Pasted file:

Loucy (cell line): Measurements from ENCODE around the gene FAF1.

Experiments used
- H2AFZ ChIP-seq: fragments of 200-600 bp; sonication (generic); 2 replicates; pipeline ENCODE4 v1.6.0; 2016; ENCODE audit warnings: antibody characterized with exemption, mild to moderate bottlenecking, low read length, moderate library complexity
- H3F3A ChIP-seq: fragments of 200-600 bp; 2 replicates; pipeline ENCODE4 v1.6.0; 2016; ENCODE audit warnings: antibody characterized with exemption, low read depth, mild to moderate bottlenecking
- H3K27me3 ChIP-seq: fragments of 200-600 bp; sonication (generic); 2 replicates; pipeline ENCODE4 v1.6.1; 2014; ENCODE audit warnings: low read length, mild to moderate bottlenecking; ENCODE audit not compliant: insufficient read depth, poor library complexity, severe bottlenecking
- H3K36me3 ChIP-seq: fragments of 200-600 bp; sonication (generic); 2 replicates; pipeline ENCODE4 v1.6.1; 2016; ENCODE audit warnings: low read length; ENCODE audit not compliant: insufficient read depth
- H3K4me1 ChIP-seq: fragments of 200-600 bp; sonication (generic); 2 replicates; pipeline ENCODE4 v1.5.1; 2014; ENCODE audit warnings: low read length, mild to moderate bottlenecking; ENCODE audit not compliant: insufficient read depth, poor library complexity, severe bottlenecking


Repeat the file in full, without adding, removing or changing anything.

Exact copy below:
Loucy (cell line): Measurements from ENCODE around the gene FAF1.

Experiments used
- H2AFZ ChIP-seq: fragments of 200-600 bp; sonication (generic); 2 replicates; pipeline ENCODE4 v1.6.0; 2016; ENCODE audit warnings: antibody characterized with exemption, mild to moderate bottlenecking, low read length, moderate library complexity
- H3F3A ChIP-seq: fragments of 200-600 bp; 2 replicates; pipeline ENCODE4 v1.6.0; 2016; ENCODE audit warnings: antibody characterized with exemption, low read depth, mild to moderate bottlenecking
- H3K27me3 ChIP-seq: fragments of 200-600 bp; sonication (generic); 2 replicates; pipeline ENCODE4 v1.6.1; 2014; ENCODE audit warnings: low read length, mild to moderate bottlenecking; ENCODE audit not compliant: insufficient read depth, poor library complexity, severe bottlenecking
- H3K36me3 ChIP-seq: fragments of 200-600 bp; sonication (generic); 2 replicates; pipeline ENCODE4 v1.6.1; 2016; ENCODE audit warnings: low read length; ENCODE audit not compliant: insufficient read depth
- H3K4me1 ChIP-seq: fragments of 200-600 bp; sonication (generic); 2 replicates; pipeline ENCODE4 v1.5.1; 2014; ENCODE audit warnings: low read length, mild to moderate bottlenecking; ENCODE audit not compliant: insufficient read depth, poor library complexity, severe bottlenecking